The food your horse eats is converted into energy fuel to drive locomotion. Approximately 70-80 % of this energy conversion is wasted as heat, which is dissipated from the inner recesses of the horse’s body as sweat. Horses sweat three times as much as a human per a given surface area of skin. While a person might shed two liters of sweat in an hour, a horse might evaporate or drip away 15 liters in that same hour.
Where Do the Electrolytes Go?
Horse sweat is hypertonic, meaning lots of salt is lost in sweat. You can see this as you brush your horse’s dry coat after a good workout. In contrast, human sweat is hypotonic, meaning there is more water in it than salt. There are several factors that influence how much electrolytes are lost when your horse exercises. Longer bouts of activity, a hot and humid climate or an unfit horse can all contribute to higher electrolyte loss.
Review of Neuromuscular Function
The interaction of nerves and muscles depends on electrical impulses that are controlled by the distribution of electrolytes within and outside of each cell. Electrolytes serve two functions essential to life:
- They mediate electrical impulses to stimulate muscle contraction and movement.
- They regulate the balance of body water within the various fluid compartments.
Also, sodium is essential to drive the thirst reflex so a horse will drink to replace fluid losses.
Let’s look at some sources for electrolytes commonly lost in sweat:
- Potassium – abundant in grass or alfalfa hay
- Calcium – especially abundant in alfalfa hay
- Magnesium – especially abundant in alfalfa hay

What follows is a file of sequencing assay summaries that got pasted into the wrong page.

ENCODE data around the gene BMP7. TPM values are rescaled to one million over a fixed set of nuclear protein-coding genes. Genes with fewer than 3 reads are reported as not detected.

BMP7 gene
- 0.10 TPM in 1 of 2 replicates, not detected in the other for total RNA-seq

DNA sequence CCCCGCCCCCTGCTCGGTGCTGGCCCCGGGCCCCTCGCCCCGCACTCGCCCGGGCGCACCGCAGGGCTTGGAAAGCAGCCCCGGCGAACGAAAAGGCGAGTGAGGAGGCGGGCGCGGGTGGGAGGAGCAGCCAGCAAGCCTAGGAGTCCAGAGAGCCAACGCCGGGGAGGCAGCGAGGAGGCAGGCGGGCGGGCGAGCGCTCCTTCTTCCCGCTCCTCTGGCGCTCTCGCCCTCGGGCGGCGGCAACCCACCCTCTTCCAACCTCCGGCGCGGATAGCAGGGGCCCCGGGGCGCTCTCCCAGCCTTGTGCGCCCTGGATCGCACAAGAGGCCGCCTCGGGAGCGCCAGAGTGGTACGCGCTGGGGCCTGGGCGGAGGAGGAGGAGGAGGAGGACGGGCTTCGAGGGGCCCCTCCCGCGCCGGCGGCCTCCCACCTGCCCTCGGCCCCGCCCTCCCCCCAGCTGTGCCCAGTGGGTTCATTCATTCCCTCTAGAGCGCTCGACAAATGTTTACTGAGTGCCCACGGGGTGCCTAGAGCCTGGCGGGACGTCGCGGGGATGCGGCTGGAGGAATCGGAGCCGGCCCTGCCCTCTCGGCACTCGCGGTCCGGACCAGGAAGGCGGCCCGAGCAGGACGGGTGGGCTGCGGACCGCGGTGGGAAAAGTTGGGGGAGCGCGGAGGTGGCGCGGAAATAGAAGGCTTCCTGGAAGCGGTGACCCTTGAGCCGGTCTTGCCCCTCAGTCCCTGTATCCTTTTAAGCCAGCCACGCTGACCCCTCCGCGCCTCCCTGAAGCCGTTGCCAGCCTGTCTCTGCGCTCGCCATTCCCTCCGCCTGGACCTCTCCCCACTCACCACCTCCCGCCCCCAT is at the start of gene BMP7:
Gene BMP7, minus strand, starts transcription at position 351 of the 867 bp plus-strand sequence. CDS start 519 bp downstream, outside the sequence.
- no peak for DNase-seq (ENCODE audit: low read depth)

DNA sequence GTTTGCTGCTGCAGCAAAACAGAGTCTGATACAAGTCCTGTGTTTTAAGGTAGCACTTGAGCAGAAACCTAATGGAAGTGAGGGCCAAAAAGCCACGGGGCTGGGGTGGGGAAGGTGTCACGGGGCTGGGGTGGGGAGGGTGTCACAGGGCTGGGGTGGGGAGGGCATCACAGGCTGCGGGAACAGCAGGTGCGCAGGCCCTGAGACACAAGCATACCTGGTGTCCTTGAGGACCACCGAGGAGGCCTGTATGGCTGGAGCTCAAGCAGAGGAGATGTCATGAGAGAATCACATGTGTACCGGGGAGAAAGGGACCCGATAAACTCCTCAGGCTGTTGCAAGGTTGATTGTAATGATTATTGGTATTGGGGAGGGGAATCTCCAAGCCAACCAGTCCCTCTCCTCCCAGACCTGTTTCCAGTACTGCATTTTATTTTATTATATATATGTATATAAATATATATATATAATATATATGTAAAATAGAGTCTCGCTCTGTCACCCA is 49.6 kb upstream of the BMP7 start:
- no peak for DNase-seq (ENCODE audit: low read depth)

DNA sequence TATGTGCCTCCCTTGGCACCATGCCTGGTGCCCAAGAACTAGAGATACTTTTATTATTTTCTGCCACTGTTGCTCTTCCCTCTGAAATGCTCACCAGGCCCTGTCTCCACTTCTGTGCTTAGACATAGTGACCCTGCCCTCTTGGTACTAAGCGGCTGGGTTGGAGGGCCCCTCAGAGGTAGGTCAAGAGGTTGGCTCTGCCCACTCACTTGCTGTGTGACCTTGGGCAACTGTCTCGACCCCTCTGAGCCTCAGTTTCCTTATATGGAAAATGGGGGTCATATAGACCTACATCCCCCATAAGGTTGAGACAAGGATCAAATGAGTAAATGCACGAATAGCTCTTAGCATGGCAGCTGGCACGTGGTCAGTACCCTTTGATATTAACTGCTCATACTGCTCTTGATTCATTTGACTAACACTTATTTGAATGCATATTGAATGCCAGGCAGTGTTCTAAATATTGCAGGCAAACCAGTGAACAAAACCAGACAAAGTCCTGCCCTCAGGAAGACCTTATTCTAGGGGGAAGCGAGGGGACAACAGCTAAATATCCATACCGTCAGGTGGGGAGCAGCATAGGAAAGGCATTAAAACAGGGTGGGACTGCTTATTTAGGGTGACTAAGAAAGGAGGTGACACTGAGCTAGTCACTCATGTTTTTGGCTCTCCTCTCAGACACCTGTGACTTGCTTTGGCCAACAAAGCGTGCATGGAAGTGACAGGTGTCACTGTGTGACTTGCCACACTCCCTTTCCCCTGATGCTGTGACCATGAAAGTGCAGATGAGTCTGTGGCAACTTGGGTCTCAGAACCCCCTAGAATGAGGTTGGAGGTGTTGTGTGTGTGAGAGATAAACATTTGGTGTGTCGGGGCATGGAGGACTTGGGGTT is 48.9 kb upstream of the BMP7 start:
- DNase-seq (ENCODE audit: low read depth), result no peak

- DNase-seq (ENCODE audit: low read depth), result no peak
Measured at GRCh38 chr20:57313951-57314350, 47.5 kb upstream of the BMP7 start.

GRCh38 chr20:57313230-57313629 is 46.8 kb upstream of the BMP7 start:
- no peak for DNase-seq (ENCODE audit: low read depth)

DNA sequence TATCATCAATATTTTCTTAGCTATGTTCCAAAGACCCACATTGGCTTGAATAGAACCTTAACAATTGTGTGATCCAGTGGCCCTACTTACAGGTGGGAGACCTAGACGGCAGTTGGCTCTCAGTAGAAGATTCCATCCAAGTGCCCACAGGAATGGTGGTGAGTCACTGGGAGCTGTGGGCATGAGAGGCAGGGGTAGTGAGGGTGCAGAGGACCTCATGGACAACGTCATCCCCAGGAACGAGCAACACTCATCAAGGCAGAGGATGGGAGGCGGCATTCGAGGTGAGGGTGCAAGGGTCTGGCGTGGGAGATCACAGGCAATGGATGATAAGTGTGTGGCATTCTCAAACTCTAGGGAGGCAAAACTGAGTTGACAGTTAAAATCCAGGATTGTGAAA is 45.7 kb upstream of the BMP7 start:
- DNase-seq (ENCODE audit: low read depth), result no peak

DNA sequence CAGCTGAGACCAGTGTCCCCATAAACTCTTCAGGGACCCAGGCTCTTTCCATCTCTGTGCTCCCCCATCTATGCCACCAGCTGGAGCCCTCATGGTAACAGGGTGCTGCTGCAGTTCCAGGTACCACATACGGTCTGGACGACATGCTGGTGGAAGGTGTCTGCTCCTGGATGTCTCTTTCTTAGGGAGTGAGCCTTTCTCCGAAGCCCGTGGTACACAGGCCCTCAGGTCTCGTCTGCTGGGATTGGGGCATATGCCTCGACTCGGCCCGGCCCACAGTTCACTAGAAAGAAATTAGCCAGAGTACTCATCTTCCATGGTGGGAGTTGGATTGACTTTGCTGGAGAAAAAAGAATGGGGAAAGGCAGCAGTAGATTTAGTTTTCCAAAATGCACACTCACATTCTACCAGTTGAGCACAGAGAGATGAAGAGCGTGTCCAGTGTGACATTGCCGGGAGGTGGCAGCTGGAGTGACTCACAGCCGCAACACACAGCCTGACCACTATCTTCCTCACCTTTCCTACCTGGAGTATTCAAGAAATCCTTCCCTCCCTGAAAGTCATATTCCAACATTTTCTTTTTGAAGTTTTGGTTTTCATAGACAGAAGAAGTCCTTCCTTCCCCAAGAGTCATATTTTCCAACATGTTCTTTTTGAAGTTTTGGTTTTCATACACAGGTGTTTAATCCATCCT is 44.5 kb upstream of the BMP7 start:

- Chloride – needs to be provided as supplemental salt
- Sodium – needs to be provided as supplemental salt
In general, 1–2 ounces of salt is given periodically through an endurance-type event, ideally supplemented at a time when a horse takes a good drink, or in the case of long-distance ride, roughly every 15-20 miles. A combination of three parts table salt (NaCl) and one part Lite salt (KCl) makes an appropriate mixture. There is no specific recipe for the amount given and the frequency of administration; that depends on:
- The ambient weather conditions
- The fitness of your horse
- The effort of the exercise demand based on terrain and speed
- The duration of the event
- Length of the course
- Number of consecutive days ridden
- How well your horse is drinking
- Number of rest stops allowed for eating and drinking
- Condition of the horse after transport to the event
Research done on distance riding events reveals that the greatest loss of fluids and electrolytes occurs within the first 20 miles. In contrast, a horse that sweats during a relatively short training ride or equitation efforts in an arena might lose some body water and a small degree of electrolytes, but the exertion is quickly over. In a short time, he easily replenishes what was lost without supplementation, especially with access to hay and a salt block.
For more extreme athletics in intensity and duration, water and salt replenishment is important to stay ahead of the losses and to maintain efficient muscle function so your horse performs safely and with enthusiasm for his work. For equestrian activities that benefit from electrolyte supplementation, success relies on proper conditioning and preparation, an intelligent riding strategy, and constant vigilance as to how well your horse is coping with the exercise effort.